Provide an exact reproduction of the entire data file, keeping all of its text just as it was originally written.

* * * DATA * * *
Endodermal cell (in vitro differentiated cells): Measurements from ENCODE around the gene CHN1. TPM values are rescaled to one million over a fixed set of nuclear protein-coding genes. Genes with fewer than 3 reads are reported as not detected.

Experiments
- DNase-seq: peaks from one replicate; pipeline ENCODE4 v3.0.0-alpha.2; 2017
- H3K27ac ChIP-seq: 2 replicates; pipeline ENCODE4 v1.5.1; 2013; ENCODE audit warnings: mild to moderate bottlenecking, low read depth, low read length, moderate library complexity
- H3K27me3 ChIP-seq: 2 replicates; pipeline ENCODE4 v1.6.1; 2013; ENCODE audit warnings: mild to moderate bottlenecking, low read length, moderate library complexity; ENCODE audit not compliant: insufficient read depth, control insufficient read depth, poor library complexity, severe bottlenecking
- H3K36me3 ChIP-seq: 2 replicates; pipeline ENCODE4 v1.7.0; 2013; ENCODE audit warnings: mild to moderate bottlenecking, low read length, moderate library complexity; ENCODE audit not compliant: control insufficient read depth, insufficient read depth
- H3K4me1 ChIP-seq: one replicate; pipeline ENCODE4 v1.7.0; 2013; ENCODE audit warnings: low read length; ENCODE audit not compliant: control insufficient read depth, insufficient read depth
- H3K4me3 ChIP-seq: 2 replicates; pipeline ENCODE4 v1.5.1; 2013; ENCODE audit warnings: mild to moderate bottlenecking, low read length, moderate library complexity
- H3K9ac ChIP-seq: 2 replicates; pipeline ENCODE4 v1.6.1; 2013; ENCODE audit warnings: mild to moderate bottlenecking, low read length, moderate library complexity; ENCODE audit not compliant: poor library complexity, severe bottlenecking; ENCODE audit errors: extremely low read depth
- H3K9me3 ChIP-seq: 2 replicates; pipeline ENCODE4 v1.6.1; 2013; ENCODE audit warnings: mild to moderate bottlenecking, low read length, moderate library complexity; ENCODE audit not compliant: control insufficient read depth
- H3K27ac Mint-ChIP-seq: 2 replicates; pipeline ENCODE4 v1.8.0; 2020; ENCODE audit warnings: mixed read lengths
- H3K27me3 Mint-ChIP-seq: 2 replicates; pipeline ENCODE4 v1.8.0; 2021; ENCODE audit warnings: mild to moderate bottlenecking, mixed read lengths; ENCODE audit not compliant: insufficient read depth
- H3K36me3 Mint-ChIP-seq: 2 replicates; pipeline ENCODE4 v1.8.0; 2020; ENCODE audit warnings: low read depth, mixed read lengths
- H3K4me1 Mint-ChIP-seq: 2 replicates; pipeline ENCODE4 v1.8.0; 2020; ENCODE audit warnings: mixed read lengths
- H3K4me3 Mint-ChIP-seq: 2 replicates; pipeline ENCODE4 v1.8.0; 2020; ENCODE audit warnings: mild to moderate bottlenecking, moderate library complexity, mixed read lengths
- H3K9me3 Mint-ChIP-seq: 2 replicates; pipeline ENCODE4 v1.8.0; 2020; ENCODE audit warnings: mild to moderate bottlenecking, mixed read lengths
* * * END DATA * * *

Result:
Endodermal cell (in vitro differentiated cells): Measurements from ENCODE around the gene CHN1. TPM values are rescaled to one million over a fixed set of nuclear protein-coding genes. Genes with fewer than 3 reads are reported as not detected.

Experiments
- DNase-seq: peaks from one replicate; pipeline ENCODE4 v3.0.0-alpha.2; 2017
- H3K27ac ChIP-seq: 2 replicates; pipeline ENCODE4 v1.5.1; 2013; ENCODE audit warnings: mild to moderate bottlenecking, low read depth, low read length, moderate library complexity
- H3K27me3 ChIP-seq: 2 replicates; pipeline ENCODE4 v1.6.1; 2013; ENCODE audit warnings: mild to moderate bottlenecking, low read length, moderate library complexity; ENCODE audit not compliant: insufficient read depth, control insufficient read depth, poor library complexity, severe bottlenecking
- H3K36me3 ChIP-seq: 2 replicates; pipeline ENCODE4 v1.7.0; 2013; ENCODE audit warnings: mild to moderate bottlenecking, low read length, moderate library complexity; ENCODE audit not compliant: control insufficient read depth, insufficient read depth
- H3K4me1 ChIP-seq: one replicate; pipeline ENCODE4 v1.7.0; 2013; ENCODE audit warnings: low read length; ENCODE audit not compliant: control insufficient read depth, insufficient read depth
- H3K4me3 ChIP-seq: 2 replicates; pipeline ENCODE4 v1.5.1; 2013; ENCODE audit warnings: mild to moderate bottlenecking, low read length, moderate library complexity
- H3K9ac ChIP-seq: 2 replicates; pipeline ENCODE4 v1.6.1; 2013; ENCODE audit warnings: mild to moderate bottlenecking, low read length, moderate library complexity; ENCODE audit not compliant: poor library complexity, severe bottlenecking; ENCODE audit errors: extremely low read depth
- H3K9me3 ChIP-seq: 2 replicates; pipeline ENCODE4 v1.6.1; 2013; ENCODE audit warnings: mild to moderate bottlenecking, low read length, moderate library complexity; ENCODE audit not compliant: control insufficient read depth
- H3K27ac Mint-ChIP-seq: 2 replicates; pipeline ENCODE4 v1.8.0; 2020; ENCODE audit warnings: mixed read lengths
- H3K27me3 Mint-ChIP-seq: 2 replicates; pipeline ENCODE4 v1.8.0; 2021; ENCODE audit warnings: mild to moderate bottlenecking, mixed read lengths; ENCODE audit not compliant: insufficient read depth
- H3K36me3 Mint-ChIP-seq: 2 replicates; pipeline ENCODE4 v1.8.0; 2020; ENCODE audit warnings: low read depth, mixed read lengths
- H3K4me1 Mint-ChIP-seq: 2 replicates; pipeline ENCODE4 v1.8.0; 2020; ENCODE audit warnings: mixed read lengths
- H3K4me3 Mint-ChIP-seq: 2 replicates; pipeline ENCODE4 v1.8.0; 2020; ENCODE audit warnings: mild to moderate bottlenecking, moderate library complexity, mixed read lengths
- H3K9me3 Mint-ChIP-seq: 2 replicates; pipeline ENCODE4 v1.8.0; 2020; ENCODE audit warnings: mild to moderate bottlenecking, mixed read lengths